I hope that the Government are satisfied with the shambolic way in which they created the Bill. If they had thought about it in a sensible, premeditated and planned way, as opposed to engaging in some sort of legislative doodle, we would not have needed the Miscellaneous, minor and drafting amendments and we could have had an organised progression towards Royal Assent. As it is, we have not been able to do that. Instead, we have 79 provisions to be dealt with under this procedure. It is a pity that any time has been taken up, but it is legitimate to comment that so chaotic are the Government that they have been forced to spend some time advancing these amending provisions. We will not oppose them, but we do not accept that they are unworthy of proper scrutiny at any stage. Clearly, however, arrangements this afternoon do not permit us the time to do anything more than signal our displeasure at the way in which the Bill has been constructed.
Mr. Heath: The hon. and learned Member for Harborough (Mr. Garnier) is absolutely right. I counted 64 provisions, but he counted more, so we differ in our arithmetic; I am sure that he is right and I am wrong. Nevertheless, such a large group of drafting amendments bespeaks the fact that Governments nowadays are quite incapable of drafting Bills properly. They rush them through Committee and they rush them through Report, resulting in mistakes. We end up with criminal justice Bills being brought back time and again to be corrected, either through statutory instrument or by new primary legislation, yet they are presented to us as the acme of excellence, which they are most certainly not. I think that it is a poor way of running the country.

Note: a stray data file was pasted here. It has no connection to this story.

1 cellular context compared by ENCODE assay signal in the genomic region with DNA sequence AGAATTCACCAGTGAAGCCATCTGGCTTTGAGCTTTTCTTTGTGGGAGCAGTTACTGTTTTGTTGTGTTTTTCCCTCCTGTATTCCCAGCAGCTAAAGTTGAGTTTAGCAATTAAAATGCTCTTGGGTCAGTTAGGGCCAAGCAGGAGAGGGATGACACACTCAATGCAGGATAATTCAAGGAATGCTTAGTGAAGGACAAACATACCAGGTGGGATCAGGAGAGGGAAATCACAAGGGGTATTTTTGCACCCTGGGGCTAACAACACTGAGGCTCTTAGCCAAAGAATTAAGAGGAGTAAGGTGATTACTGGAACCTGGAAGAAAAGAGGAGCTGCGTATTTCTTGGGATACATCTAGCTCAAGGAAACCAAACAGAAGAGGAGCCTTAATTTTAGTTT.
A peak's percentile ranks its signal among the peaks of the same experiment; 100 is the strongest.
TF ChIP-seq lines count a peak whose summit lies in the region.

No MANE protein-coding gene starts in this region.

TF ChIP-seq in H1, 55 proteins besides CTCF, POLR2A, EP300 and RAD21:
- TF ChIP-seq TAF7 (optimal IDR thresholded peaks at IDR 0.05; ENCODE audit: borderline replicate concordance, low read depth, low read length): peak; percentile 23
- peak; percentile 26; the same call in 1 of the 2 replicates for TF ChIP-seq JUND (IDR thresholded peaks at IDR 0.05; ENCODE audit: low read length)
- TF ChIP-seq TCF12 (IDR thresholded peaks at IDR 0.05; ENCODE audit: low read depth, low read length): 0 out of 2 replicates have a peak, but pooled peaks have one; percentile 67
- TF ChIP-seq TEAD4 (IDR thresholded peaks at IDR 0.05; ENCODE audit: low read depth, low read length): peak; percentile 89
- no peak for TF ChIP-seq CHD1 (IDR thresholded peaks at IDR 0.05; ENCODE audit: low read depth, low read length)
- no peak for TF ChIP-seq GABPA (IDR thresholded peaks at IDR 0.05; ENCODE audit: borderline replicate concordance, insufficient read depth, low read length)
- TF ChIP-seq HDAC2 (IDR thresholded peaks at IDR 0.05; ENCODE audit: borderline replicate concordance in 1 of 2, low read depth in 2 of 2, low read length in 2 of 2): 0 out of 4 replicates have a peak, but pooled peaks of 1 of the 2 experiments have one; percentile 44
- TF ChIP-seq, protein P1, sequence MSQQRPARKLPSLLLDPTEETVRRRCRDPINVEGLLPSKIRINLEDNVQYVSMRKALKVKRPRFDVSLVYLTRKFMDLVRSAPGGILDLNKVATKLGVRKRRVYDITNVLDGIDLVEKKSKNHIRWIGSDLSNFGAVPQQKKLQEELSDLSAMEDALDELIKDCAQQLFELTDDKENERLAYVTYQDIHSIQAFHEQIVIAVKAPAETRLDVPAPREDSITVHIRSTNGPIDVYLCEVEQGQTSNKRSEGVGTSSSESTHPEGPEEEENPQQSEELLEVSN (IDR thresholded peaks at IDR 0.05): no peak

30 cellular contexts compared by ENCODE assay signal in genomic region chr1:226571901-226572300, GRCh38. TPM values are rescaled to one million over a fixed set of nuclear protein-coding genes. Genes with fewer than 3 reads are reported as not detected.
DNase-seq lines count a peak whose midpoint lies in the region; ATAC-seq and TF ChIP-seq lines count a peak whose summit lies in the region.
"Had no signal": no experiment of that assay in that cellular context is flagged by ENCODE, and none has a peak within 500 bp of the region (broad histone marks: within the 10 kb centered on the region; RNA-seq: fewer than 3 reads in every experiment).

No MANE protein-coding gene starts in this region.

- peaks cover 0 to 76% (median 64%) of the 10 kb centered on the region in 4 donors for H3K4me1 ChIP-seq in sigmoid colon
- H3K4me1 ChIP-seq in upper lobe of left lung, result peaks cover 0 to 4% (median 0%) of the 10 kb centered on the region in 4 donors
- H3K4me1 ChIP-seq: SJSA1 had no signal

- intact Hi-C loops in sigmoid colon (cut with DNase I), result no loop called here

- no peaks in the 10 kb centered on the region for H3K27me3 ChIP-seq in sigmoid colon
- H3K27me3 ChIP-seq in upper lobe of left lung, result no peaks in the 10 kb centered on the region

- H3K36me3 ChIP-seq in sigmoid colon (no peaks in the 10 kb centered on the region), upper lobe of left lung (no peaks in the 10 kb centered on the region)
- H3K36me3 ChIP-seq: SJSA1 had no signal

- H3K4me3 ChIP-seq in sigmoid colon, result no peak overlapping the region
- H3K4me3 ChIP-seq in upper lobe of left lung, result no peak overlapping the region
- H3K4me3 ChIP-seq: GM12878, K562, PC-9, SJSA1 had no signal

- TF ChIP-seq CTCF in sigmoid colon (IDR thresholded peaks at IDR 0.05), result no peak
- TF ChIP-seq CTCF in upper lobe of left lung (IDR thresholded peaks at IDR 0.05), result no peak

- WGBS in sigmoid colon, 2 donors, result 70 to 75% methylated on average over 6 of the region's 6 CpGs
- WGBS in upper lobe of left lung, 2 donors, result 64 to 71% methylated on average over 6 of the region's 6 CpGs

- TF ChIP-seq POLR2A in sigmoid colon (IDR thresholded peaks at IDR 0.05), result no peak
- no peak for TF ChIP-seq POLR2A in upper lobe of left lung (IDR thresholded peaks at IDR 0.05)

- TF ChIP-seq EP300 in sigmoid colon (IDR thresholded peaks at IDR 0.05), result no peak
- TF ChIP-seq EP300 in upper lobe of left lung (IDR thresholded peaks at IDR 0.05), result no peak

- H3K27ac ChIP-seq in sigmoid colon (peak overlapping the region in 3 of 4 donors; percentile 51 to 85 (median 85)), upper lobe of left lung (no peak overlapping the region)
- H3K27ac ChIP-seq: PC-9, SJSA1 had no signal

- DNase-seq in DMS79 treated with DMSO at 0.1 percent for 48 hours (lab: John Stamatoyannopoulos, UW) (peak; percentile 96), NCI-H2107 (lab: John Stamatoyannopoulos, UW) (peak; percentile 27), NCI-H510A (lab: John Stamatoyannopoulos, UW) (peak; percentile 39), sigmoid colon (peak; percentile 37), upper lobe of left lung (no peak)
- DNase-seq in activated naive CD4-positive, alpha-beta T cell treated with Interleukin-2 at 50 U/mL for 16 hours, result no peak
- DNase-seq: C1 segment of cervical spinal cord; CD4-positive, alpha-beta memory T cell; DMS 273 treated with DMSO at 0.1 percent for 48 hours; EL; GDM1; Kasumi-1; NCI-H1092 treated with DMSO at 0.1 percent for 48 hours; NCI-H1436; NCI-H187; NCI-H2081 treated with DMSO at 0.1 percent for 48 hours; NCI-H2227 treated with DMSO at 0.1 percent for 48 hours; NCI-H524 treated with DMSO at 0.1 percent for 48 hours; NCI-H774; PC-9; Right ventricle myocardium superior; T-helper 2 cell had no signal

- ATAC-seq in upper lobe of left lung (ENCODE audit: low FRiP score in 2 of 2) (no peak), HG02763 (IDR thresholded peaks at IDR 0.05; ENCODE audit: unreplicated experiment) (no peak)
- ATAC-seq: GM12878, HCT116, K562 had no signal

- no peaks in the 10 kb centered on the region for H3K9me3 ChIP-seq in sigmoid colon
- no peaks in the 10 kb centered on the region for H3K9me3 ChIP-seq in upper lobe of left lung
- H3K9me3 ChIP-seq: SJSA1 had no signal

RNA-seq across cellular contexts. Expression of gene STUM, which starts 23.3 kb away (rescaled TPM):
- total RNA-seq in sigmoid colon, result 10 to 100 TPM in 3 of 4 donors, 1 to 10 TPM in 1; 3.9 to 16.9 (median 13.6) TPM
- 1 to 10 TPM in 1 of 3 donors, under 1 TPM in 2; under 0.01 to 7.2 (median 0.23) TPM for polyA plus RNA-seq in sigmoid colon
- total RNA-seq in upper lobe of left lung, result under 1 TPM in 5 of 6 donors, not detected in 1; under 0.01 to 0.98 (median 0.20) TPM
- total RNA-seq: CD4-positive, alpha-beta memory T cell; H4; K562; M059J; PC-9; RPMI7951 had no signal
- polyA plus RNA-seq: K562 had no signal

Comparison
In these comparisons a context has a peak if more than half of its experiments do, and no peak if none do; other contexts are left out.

Maria Eagle: I shall resist the provocation to deal with Opposition Members points by going through the details of every amendment, which would defeat the whole object of my attempting to deal quickly with this group. However, I want to take up the point of the hon. and learned Member for Harborough (Mr. Garnier) about new clause 3 and the substantive changes that it makes. I shall explain that alone, as the others are indeed minor technical and drafting amendments. Despite the annoyance expressed, I will not be provoked into going into all the details on this occasion.
New clause 3 and Government amendments Nos. 18 to 40 and 61 to 64 contain minor drafting, technical and consequential changes to parts 4 and 5, which establish the offices of the commissioner for offender management and prisons and the Northern Ireland commissioner for prison complaints. They contain within them a few amendments that reflect a change of policy in respect of Scotland. Let me make it clear that these have been agreed with the Scottish Executive.
In particular, the amendments extend the commissioners remit for investigating deaths to immigration detention premises and immigration custody in Scotland, while safeguarding the roles of the Lord Advocate and procurator fiscal in relation to criminal investigations and the investigation of deaths. Given that the arrangements have been agreed with the Scottish Executive, we are not trying to do anything that would not be approved of in Scotland. The amendments will improve the coherence of the deaths remitthat awful phrasethat the new commissioner will have.
That is the only substantive change made by any of the amendments in the group. I hope that, following my short explanation, Members will accept the amendments so that we can get on with discussing some of the other matters covered by amendments in other groups.
(1) This section applies where, having regard to circumstances which have arisen since a youth offender contract took effect under section 23 above, it appears to the youth offender panel to be in the interests of justice for the referral order (or each of the referral orders) to be revoked.
(c) in relation to an offence committed after the commencement of paragraph 3 of Schedule 1 to the Criminal Justice and Immigration Act 2008, unless he has previously received a youth rehabilitation order with intensive supervision and surveillance under that paragraph...
(2) In the title of section 152 of the Criminal Justice Act 2003 (c. 44) (general restrictions on imposing discretionary custodial sentences), after general restrictions on imposing discretionary custodial sentences insert on offenders aged 18 or above.